I am not a Major League scout – obviously. This, technically, makes me very much under-qualified to rank Twins prospects.
In many ways, there are few armchair analyses more arbitrary than creating a list of top baseball prospects. Unlike, for example, Seth Stohs of www.sethspeaks.net, I have neither the connections, nor the acumen for research, to put together a credible list of top Twins prospects.
The list I have created here is based almost completely on statistical analysis, and the limited scouting reports I found online without subscribing to any websites.
Doing research with limited online resources puts me on the same level with most baseball fans, so I suppose from that standpoint I am neither more or less qualified than most. And, because I am far more knowledgeable about baseball than the average person, I suppose on some level I actually am qualified to rank prospects.
What is my point? I don’t really know.
I think I am just manifesting my personal feelings of inadequacy on the prospect matter through this rambling introduction.
My feelings stem mostly from my not really feeling comfortable analyzing a player until I have actually seen the man play. Statistics, after all, can only tell you so much.
Regardless, prospects are always a hot topic (especially for the Twins) so I decided to create a list for my readers. Plus, Seth was nice enough to offer my inclusion in his excellent prospect handbook, so this gave me more motivation to create a list.
As I stated, most of my analysis comes from statistics and limited scouting reports. But also, from the intangible standpoint, I am a big believer in a person’s name being important to their success; which is one of the reasons Shooter Hunt didn’t get cut from the list (I am 30% serious about this).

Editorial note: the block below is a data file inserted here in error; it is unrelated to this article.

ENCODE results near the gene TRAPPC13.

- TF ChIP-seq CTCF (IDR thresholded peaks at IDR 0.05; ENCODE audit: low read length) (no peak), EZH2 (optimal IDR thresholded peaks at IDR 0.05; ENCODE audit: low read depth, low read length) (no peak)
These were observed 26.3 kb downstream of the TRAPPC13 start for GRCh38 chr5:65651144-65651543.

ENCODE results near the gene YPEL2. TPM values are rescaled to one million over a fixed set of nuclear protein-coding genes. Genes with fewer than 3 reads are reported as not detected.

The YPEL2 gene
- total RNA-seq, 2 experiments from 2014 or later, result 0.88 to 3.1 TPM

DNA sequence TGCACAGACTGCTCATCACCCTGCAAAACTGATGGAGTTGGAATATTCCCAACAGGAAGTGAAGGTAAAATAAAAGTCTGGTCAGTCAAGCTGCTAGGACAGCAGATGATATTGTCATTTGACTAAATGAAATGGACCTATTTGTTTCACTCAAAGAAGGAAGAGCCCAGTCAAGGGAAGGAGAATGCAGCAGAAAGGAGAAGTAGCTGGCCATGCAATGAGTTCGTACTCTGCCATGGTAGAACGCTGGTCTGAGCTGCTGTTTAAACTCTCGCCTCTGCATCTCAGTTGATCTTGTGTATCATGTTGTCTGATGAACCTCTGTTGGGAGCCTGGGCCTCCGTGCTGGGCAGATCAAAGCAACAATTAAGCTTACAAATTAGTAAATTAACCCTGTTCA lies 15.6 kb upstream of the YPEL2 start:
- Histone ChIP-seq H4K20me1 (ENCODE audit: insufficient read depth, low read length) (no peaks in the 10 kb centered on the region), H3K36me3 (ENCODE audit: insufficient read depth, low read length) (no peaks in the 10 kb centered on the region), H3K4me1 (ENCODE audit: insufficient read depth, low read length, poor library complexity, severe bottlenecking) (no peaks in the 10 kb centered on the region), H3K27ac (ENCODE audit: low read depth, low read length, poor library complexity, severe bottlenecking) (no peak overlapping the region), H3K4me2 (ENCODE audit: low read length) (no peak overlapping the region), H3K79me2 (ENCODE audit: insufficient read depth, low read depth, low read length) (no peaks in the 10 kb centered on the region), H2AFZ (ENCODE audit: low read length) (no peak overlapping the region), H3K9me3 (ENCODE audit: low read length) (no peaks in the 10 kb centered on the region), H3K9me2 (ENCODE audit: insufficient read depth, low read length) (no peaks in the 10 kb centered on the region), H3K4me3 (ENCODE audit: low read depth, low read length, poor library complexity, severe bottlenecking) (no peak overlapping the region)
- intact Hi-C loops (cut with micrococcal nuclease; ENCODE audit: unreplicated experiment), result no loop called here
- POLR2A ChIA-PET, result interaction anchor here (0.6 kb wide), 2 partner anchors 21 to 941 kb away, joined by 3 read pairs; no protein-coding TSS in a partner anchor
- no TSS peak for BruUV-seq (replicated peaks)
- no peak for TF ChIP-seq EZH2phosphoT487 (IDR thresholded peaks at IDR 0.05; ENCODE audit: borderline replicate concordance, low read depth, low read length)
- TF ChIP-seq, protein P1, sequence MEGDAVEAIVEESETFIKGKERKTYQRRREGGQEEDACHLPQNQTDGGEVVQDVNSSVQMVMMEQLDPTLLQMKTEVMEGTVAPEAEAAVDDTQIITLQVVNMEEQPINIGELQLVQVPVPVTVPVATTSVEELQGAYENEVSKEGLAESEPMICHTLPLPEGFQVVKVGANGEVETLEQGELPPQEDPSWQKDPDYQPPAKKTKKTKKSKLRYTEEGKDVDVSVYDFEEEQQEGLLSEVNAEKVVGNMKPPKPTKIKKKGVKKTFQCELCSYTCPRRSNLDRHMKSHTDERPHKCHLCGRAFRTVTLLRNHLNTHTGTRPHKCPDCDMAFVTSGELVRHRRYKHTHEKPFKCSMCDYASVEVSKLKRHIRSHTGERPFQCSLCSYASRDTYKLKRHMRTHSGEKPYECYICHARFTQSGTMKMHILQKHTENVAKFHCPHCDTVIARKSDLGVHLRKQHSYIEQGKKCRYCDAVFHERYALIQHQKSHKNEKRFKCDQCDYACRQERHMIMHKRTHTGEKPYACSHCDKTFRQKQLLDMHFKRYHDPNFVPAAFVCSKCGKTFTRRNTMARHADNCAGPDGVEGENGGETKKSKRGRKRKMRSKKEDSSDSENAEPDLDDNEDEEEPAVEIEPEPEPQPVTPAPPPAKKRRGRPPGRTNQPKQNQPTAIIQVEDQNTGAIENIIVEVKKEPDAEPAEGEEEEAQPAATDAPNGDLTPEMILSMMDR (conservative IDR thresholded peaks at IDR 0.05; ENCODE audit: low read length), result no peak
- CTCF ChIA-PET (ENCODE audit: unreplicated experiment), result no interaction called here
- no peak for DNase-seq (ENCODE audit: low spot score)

In ranking players such as Miguel Sano and Max Kepler-Rozycki, for whom no stats were available, I had an issue because neither has played a second of baseball in the U.S. Basically, all I know about Kepler-Rozycki is that he was the top European prospect. This means (a) he accidentally signed up for baseball instead of soccer as a kid, and (b) he is the luckiest bastard alive because he wasn’t subjected to soccer. Also, going back to the name theory, Kepler-Rozycki needs to drop the Rozycki if he ever wants to play Major League Baseball.
Similarly, all I know about Sano is that he can’t decide on a last name.
However, both were so highly touted in their home country, and are still so young, that their ceilings are quite high. I’m sure their rankings will change – for better or for worse – in the next year or two.
Now that I have given you all a glimpse into my thought process, and completely undermined my already limited credibility, let’s move on to the list. I didn’t include any information on the players, but if you are looking for a good site for Minor League statistics, I recommend the Baseball Cube.
20. Shooter Hunt, RP
19. Max Kepler-Rozycki, OF
18. Steve Singelton, IF
17. Joe Benson, OF
16. Carlos Guietterez, SP
15. Rene Tosoni, OF
14. Tyler Robertson, SP
13. Alex Burnett, RP
12. Danny Valencia, 3B
11. Rob Delaney, RP
10. Chris Parmelee, OF
9. Anthony Slama, RP
8. David Bromberg, SP
7. Adrian Salcedo, SP
6. Angel Morales, OF
5. Kyle Gibson, SP
4. Wilson Ramos, C
3. Miguel Sano, SS
2. Ben Revere, OF
1. Aaron Hicks, OF